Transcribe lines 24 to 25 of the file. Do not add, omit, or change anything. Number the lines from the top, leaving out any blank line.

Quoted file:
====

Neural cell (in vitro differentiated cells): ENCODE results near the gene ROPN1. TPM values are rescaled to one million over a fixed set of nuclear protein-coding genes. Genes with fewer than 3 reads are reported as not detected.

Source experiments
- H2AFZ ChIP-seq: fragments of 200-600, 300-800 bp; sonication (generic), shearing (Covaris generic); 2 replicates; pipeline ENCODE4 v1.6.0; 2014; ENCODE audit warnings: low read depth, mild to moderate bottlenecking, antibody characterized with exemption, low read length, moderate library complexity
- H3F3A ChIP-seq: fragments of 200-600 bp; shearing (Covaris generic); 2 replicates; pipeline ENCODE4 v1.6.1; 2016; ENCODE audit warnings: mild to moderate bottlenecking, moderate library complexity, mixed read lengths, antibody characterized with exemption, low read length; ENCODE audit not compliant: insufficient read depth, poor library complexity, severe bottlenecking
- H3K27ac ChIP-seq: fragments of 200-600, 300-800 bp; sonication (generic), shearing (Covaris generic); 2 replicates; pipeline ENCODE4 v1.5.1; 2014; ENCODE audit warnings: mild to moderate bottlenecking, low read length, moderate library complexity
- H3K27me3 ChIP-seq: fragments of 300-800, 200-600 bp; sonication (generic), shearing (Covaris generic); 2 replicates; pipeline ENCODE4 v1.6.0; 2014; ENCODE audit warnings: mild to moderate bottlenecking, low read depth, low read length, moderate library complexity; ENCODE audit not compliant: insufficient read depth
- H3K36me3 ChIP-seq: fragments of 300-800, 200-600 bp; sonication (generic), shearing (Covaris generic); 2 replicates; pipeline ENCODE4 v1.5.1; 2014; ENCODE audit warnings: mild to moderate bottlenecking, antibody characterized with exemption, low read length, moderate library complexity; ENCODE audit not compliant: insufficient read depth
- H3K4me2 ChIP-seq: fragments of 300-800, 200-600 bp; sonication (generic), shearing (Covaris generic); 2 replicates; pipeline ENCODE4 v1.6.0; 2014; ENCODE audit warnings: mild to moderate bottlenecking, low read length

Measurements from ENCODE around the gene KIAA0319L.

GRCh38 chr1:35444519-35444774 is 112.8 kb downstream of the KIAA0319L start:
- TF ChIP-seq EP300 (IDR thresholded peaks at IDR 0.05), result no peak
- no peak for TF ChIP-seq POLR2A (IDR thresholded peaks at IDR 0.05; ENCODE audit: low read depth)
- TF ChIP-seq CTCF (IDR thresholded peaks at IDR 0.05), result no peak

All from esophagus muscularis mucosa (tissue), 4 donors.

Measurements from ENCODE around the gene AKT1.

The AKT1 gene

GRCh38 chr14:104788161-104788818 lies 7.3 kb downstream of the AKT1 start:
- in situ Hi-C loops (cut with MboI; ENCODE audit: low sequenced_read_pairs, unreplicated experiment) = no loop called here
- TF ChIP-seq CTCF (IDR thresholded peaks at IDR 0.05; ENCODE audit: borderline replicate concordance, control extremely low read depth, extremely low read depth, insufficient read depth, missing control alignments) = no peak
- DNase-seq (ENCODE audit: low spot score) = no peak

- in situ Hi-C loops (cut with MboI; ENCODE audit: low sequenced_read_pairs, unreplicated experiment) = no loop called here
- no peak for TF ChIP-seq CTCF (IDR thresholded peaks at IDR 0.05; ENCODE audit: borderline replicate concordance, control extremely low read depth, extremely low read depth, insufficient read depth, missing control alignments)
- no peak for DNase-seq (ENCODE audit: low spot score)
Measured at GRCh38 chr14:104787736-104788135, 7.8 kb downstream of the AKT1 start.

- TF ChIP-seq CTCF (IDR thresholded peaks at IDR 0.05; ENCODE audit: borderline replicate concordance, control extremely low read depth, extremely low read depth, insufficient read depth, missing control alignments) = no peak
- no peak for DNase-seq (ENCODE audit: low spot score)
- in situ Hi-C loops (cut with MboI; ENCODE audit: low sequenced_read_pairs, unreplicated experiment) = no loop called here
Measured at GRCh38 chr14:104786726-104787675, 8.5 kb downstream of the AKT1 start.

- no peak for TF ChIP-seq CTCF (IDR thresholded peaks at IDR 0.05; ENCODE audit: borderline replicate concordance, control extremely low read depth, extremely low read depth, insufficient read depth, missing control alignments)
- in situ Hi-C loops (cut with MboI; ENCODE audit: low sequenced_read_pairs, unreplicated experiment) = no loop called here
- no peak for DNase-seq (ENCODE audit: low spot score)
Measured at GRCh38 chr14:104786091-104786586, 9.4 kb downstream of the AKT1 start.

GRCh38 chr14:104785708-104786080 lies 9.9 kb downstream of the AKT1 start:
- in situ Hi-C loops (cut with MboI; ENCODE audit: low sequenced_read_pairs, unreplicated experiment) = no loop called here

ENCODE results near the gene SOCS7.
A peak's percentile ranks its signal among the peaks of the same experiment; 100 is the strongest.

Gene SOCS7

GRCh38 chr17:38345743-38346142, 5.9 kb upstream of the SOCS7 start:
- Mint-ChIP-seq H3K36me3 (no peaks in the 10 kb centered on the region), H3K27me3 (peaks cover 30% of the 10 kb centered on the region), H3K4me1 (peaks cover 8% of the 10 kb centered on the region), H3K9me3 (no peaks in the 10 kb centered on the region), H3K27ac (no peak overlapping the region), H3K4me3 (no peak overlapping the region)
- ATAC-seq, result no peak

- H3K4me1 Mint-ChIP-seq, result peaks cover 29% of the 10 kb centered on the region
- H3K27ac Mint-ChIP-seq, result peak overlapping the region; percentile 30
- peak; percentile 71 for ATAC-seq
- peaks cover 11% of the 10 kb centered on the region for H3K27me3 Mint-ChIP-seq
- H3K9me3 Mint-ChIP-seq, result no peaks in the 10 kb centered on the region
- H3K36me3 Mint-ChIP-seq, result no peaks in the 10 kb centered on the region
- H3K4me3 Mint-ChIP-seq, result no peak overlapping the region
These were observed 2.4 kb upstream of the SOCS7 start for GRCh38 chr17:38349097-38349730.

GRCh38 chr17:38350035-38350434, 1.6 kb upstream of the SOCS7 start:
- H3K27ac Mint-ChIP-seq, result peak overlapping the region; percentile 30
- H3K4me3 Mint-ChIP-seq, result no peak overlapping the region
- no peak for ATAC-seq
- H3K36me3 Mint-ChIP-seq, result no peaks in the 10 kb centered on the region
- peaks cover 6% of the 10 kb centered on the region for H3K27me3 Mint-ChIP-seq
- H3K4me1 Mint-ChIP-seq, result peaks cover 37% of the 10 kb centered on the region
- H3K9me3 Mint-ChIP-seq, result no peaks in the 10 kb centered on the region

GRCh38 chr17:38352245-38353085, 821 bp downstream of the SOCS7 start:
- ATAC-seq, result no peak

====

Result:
Measured at GRCh38 chr14:104787736-104788135, 7.8 kb downstream of the AKT1 start.

- TF ChIP-seq CTCF (IDR thresholded peaks at IDR 0.05; ENCODE audit: borderline replicate concordance, control extremely low read depth, extremely low read depth, insufficient read depth, missing control alignments) = no peak